Did you see the poll from Azimuth Polling Group claiming a tossup between Solicitor General Ted Cruz and Lt. Gov. David Dewhurst in the Republican senatorial primary in Texas? Let's take a look.
Azimuth Polling Group. 10/12 - 10/17/2011. MoE +/- 3%. 844 Republican voters in Texas.
Ted Cruz- 32%
David Dewhurst- 31%
Tom Leppert- 8%
Lela Pittenger- 5%
Elizabeth Ames Jones- 4%
(Also polled were Glenn Addison [3%], Andre Castanuela [1%], and Curtis Cleaver [0%])
- Lela Pittenger, one of the unknowns, has 5% to Railroad Commissioner Elizabeth Ames Jones' 4%.
- The methodology includes both telephone and email interviews. Email is notoriously dificult to use effectively in polling.
- Other polls have shown Cruz, Lepeprt, and Jones to be significantly lagging behind Dewhurst in name recognition; Cruz here has to be suddenly well-known to poll so strongly (for comparison, 71% of voters had no opinion of Cruz in a September PPP poll).
- Most importantly, Cruz is polling outrageously higher than usual here- compare to the same September PPP poll, where Cruz had 12% to Dewhurst's 41%).
The pollster claims their polls are different; they do not only use voter rolls but take the pulse of activists and party operatives more than anything else. From the pollster:
...our sample focused on highly involved Republican voters with clusters in the most politically active Republican areas of the state and using lists taken not only from voter rolls but also from other sources likely to identify voters whose awareness of candidates and issues is substantially higher. Basically, they [PPP] polled voters and we polled more of the grassroots party activists who will influence those voters.
With our more informed and involved sample it is almost certain that pure name recognition played much less of a role in our poll. This means that our results may be more indicative of future trends when voters have had time to become more informed about the candidates and issues, while the PPP poll may be a better snapshot of a broader segment of the voter base at this moment.Fine, except that libertarians are doing excessively well. The polls would be useful if they accurately gauged support within the movers and shakers of the party (although I am deeply skeptical a poll could do that); instead, it overstates a certain faction's support.
Furthermore, we do not have a good methodology provided of how they select which activists to question. What qualifies one to be included in the pool of potential respondents? How are those contacts gathered [what lists in particular]? Is the population large enough to draw an adequate (ie representative) sample? All of this is disturbingly lacking.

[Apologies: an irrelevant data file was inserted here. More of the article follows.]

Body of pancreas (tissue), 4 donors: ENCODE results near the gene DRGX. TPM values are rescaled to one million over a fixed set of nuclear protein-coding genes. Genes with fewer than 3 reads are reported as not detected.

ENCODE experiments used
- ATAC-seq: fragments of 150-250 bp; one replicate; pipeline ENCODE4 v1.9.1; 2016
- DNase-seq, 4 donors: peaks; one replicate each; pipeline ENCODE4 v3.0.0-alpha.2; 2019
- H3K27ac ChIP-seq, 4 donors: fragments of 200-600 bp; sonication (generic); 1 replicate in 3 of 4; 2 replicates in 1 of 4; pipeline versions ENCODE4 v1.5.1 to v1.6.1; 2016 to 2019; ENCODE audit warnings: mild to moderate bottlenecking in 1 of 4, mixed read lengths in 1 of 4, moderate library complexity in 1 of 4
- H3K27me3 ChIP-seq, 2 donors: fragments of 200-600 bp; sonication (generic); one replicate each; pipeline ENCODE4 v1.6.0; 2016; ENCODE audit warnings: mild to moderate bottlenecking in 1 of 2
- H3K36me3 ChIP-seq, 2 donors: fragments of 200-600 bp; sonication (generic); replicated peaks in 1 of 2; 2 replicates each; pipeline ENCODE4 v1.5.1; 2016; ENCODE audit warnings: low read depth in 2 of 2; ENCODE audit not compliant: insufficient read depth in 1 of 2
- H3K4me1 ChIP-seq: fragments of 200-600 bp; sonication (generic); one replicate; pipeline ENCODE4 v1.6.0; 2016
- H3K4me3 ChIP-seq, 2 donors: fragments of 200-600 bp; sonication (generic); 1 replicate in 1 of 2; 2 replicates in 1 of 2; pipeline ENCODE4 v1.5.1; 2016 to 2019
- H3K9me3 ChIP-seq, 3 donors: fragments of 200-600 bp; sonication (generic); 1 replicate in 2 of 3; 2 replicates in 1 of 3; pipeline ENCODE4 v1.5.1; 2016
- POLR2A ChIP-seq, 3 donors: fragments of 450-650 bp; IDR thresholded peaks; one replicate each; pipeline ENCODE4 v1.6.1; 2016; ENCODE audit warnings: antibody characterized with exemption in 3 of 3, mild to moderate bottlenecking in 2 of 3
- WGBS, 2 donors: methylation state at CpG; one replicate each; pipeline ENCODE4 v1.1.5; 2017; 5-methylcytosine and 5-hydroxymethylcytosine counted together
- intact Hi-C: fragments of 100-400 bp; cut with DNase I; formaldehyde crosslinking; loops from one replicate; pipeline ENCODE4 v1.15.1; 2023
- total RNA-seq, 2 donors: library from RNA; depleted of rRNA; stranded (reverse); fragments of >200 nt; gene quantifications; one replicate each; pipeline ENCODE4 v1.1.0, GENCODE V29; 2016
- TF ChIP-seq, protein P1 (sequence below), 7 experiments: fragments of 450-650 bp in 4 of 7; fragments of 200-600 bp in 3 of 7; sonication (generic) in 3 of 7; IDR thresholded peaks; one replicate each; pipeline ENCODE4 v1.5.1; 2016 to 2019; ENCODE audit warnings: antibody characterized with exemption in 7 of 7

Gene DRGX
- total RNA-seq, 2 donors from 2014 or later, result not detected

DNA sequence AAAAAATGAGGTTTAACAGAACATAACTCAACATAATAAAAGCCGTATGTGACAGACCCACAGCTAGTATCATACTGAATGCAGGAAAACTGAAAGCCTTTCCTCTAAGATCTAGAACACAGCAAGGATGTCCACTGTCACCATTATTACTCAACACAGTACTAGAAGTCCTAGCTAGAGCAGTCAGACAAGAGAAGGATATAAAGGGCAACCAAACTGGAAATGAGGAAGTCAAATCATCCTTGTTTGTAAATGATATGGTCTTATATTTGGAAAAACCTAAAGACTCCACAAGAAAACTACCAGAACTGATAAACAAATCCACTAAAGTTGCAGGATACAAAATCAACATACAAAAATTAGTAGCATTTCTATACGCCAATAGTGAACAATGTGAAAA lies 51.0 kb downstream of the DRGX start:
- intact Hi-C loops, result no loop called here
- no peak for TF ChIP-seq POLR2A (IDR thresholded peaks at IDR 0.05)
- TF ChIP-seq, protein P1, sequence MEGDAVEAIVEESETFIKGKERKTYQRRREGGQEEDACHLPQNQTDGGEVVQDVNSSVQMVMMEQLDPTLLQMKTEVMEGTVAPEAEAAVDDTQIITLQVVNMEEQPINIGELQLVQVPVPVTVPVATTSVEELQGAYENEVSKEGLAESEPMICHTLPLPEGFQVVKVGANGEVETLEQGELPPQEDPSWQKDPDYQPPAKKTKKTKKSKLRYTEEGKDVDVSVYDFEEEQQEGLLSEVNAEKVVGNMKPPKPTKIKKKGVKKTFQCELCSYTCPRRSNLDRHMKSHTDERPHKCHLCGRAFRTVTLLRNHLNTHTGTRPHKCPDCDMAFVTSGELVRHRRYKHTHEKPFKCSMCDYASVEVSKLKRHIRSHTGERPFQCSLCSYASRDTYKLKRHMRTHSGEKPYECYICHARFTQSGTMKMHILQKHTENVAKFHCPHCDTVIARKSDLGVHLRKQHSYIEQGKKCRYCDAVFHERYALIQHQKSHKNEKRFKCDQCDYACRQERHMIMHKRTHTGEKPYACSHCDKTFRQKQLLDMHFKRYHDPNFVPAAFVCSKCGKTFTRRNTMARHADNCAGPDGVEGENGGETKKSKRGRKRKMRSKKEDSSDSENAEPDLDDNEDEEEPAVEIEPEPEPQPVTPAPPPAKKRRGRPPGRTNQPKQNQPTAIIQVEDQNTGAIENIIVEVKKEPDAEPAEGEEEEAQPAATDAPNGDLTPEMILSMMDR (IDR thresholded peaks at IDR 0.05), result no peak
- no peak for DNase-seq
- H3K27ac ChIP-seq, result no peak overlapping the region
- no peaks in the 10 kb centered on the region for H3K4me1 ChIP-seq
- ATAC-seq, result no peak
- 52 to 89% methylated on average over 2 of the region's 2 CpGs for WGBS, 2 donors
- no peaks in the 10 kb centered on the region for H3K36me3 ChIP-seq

This article explains the situation after the Texas presidential primary poll cited earlier.
The domain azimuthpolls.com is registered to Dave Nalle of Austin, TX. But who is Dave Nalle? Dave Nalle is a Ron Paul supporter and is Chairman of the Republican Liberty Caucus, a group that promotes Libertarianism within the Republican Party. In fact, if you go there, you’ll see an article written by Dave Nalle entitled “Don’t Believe the Hype. Meet the Real Rick Perry.” The RLC also endorses just one current elected official that is running for president. Any guess as to who that is? Yup. Ron Paul. You can also find a great many posts by Nalle which stakes out a lot of which you can hear from Rep. Paul.The article is wrong insofar that Nalle is a Johnson supporter (the RLC has informally backed Johnson this cycle, at least at the leadership level), but either way he works in the libertarian faction of the party. He also happens to endorse Ted Cruz' campaign, as I noted in August. Pittenger, who performed excessively well in this poll, is a very libertarian candidate. Cruz has also been working to round up libertarian support in the state, particularly with his endorsement from Senator Rand Paul. This leaves one with two potential conclusions:
1) Nalle essentially ran an internal poll for Cruz intended to get a strong result. A common trend in internal polling is surprising results where dark horses barely beat the incumbent (like this one from BJ Lawson in NC-04 in 2010).
2) Azimuth is consistently loading the deck with libertarians. The political circle the group deals with (particularly when gauging 'activist' support) is giving a false representation of who influences politics in the state.
This does not even get into the fact they use email to poll voters. Given the flaws above, I am skeptical the email interviews were conducted in a sufficiently rigorous manner (a counter-example is YouGov, an outfit that has used email effectively).
In sum, Azimuth Polling Group has significant difficulties with its polling. Its results should be treated with skepticism.